Life is looking up in Nafadji
The responsibility of fetching water for the family often falls on women and children.
Credit: WaterAid / Jules Acton / Sally Warren
WaterAid and its partner organization have been working with communities in Nefadji, an area in the capital city Bamako, to set up safe water supplies.
Having a ready supply of clean and safe water has greatly benefited the community, especially the women and children who are mainly responsible for collecting water.
Awa, 51, lives in Nafadji, a community where people faced great
misery due to an unreliable water supply. There were wells in the
village, but they often dried up in the hot season.
the women and children with the choice between buying water from
vendors at exorbitant prices or queuing for hours on end at the nearest
alternative water source, which was a 1.5 kilometer walk away.
The whole process of getting access to safe water and toilets has made us feel like a team. We have advanced very much.
explains, “If we collected the water ourselves we had to queue for a
very long time – usually around one hour for a 20 liter bucket of
water. Going back and forth collecting water would take all day.
Sometimes we would go at night when the queues were less long.”
scarcity of water was made worse by the fact that the water sources
were unprotected, which left them open to contamination. Poor
sanitation added to the problem - pools of dirty water would stagnate
in the street and the makeshift latrines would overflow, adding sewage
to the stagnant pools.
The inevitable result was the spread of
diseases in the community, and usually it was the most vulnerable
members that fell ill the most.
“If a child fell ill it was
normal because that is how we lived. It was not unusual for children to
die. There was so much illness and everything was on the shoulders of
women. There was so much stress which can lead to conflict”, Awa notes.
took a turn for the better when the community began working with
WaterAid’s local partner organization Jigi to set up a reliable water
supply in the village, and also clean up the village by building proper
latrines and drainage and learn safe hygiene behavior.
Awa describes the impact the new waterpoint has had on their lives:
we are free. Before we spent all day fetching water. Children used to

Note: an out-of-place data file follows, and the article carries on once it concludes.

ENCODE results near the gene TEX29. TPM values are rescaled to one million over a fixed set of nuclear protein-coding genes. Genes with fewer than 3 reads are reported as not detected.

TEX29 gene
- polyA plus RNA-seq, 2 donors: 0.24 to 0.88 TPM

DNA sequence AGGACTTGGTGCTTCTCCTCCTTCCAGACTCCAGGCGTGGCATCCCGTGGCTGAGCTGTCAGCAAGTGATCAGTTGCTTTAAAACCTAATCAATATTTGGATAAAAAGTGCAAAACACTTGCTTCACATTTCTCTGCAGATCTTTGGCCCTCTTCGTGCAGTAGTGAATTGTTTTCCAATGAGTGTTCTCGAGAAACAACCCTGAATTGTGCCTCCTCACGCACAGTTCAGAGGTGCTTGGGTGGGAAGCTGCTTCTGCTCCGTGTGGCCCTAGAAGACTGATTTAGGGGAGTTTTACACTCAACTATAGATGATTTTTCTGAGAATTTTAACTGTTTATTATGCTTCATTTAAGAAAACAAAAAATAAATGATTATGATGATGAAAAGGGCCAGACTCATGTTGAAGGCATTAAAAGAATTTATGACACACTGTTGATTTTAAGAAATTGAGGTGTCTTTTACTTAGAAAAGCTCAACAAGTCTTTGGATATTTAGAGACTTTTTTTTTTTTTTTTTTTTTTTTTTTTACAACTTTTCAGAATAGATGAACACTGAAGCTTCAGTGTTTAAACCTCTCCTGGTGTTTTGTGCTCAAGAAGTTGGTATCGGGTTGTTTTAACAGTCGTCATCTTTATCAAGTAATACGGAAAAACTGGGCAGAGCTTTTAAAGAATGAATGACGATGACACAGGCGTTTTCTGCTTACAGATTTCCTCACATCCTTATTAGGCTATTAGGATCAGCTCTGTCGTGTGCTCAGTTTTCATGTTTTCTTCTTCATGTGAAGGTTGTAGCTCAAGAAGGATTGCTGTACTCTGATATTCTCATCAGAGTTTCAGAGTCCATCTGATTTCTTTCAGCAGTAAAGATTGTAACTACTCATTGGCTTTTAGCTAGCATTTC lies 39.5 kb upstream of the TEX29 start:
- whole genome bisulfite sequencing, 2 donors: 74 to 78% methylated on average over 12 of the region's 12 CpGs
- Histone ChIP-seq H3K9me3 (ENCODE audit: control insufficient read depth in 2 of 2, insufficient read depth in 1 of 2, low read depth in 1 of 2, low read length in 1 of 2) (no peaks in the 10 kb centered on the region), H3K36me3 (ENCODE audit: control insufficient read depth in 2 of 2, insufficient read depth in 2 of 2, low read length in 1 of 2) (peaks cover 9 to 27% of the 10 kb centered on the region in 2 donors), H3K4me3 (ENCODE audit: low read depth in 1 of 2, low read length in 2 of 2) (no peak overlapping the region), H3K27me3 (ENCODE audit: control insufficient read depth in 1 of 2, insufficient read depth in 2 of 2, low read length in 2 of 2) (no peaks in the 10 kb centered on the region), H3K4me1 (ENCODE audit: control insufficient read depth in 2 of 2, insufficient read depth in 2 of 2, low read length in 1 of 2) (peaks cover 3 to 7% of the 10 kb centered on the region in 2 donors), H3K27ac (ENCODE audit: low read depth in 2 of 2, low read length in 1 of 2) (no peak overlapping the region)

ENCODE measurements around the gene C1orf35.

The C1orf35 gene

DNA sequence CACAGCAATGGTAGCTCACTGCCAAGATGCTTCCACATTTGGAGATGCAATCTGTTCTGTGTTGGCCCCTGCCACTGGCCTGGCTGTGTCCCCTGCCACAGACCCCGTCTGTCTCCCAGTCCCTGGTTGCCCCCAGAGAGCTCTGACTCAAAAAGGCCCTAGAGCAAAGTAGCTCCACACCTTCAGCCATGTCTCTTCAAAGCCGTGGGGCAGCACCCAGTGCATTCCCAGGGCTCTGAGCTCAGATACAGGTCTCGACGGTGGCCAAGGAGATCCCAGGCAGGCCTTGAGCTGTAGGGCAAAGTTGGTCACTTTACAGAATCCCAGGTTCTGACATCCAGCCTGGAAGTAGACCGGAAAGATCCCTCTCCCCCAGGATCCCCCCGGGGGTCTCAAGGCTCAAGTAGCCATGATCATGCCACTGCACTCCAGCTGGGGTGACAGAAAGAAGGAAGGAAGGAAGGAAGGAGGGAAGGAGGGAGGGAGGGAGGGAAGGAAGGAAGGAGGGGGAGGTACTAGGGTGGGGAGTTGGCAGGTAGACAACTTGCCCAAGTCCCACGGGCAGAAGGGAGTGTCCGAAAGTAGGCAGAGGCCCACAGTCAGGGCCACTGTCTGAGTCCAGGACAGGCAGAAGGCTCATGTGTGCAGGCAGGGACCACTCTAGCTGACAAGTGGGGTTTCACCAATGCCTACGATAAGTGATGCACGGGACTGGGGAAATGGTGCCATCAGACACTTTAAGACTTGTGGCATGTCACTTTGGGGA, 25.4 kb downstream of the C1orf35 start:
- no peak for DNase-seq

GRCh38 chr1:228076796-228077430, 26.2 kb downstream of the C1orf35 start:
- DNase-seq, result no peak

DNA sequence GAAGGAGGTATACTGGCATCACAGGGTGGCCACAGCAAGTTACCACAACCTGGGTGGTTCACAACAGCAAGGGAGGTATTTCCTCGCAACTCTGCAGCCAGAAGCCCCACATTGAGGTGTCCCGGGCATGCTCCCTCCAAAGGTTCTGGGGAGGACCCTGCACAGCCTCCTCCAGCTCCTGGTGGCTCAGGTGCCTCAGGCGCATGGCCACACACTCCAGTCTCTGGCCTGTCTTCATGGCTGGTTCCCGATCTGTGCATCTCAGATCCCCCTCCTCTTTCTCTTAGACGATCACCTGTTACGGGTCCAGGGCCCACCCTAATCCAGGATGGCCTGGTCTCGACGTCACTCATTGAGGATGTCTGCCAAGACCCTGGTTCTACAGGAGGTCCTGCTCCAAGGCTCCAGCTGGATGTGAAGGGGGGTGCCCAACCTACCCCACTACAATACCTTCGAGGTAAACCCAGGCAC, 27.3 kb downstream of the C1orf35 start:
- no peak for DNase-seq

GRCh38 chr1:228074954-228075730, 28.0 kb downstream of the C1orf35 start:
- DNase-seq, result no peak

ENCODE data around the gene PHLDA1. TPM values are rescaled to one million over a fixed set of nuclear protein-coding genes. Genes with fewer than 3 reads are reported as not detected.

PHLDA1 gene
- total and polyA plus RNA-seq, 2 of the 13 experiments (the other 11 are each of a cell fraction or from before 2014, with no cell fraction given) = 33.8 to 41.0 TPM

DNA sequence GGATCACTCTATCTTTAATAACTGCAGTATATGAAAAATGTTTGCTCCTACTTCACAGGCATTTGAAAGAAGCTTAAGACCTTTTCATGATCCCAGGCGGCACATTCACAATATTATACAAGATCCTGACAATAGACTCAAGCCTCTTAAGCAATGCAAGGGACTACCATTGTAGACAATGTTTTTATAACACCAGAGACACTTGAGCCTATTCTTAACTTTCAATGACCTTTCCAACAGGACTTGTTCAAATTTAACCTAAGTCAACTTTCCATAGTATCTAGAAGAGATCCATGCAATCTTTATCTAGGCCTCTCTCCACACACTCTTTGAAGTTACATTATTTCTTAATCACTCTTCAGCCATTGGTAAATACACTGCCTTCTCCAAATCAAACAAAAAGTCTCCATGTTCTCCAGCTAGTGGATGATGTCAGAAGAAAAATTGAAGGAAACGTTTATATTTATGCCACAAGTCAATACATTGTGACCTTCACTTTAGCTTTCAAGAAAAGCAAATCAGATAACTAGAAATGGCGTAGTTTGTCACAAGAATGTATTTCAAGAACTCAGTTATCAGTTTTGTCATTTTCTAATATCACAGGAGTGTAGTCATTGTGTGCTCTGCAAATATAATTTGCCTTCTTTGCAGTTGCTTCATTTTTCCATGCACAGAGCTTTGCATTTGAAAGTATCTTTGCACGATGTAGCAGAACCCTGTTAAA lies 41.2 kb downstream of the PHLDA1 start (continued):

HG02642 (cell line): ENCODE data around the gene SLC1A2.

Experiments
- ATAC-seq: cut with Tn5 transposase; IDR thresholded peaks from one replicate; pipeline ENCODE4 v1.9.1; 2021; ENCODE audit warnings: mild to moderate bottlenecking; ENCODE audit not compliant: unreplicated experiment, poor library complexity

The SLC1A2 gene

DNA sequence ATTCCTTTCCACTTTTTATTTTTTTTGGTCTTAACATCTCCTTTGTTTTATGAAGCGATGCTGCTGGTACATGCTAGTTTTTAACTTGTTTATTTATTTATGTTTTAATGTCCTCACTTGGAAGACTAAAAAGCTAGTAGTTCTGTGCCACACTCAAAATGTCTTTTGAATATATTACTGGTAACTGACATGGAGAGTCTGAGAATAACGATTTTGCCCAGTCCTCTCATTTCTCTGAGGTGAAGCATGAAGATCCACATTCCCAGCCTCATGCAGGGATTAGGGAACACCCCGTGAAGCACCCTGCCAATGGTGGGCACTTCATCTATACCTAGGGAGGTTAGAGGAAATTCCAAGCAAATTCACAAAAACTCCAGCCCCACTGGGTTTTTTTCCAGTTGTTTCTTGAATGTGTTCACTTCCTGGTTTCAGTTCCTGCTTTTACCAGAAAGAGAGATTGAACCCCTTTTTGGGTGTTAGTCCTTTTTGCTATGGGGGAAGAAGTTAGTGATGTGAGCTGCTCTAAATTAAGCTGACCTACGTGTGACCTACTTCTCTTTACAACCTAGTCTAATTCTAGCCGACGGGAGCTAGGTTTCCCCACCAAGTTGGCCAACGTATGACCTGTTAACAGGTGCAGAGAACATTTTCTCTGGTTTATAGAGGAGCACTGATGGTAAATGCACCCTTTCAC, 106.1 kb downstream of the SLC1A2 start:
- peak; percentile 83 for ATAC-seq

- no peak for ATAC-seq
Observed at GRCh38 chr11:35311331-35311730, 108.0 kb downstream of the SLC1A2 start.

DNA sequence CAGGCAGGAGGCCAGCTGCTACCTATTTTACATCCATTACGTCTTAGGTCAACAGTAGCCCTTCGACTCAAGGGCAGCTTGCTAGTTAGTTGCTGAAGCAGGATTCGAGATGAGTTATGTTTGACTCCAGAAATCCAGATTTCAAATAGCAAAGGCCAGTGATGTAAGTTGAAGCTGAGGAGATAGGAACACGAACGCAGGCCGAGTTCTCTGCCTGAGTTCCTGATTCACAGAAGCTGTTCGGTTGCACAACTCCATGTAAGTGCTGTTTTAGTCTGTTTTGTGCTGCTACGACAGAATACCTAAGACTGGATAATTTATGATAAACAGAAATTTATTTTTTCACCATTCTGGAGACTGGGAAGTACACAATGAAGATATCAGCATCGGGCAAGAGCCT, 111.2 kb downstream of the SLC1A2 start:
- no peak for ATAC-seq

get water and they didn't have time for learning. Now they are at
“They love going to school. We have time to do the
housework, cleaning and also small business. Nafadji women can go out
first thing in the morning to go to market and sell things. Some women
sell vegetables: eggplants, cabbages and tomatoes and some make soap
to sell. If women work, everything works.
“I am training as a
health worker. And some of my neighbors are training to take on other
development roles. It is due to the development of the village there is
lots of training and the whole village is so much more dynamic. We want
to act. And the whole process of getting access to safe water and
toilets has made us feel like more of a team. We have advanced very
As Treasurer of the Water Committee Awa is responsible for collecting money from people using the water point.
Credit: WaterAid / Sally Warren
After two years of raising awareness against the use of uncovered buckets in Nafadji, WaterAid's partner JIGI saw no apparent sign of change. The challenge lay in facilitating households’ access to appropriate utensils for water transport. Find out more about the strategy adopted by JIGI.
Read full story on WaterAid Mali's website
Aline Ouédraogo from WaterAid in Burkina Faso, discusses how they helped to
establish the Civil Society Network which acts as the public's voice on
issues of water and sanitation, and the use of theater in broaching the
taboo subject of sanitation and hygiene.
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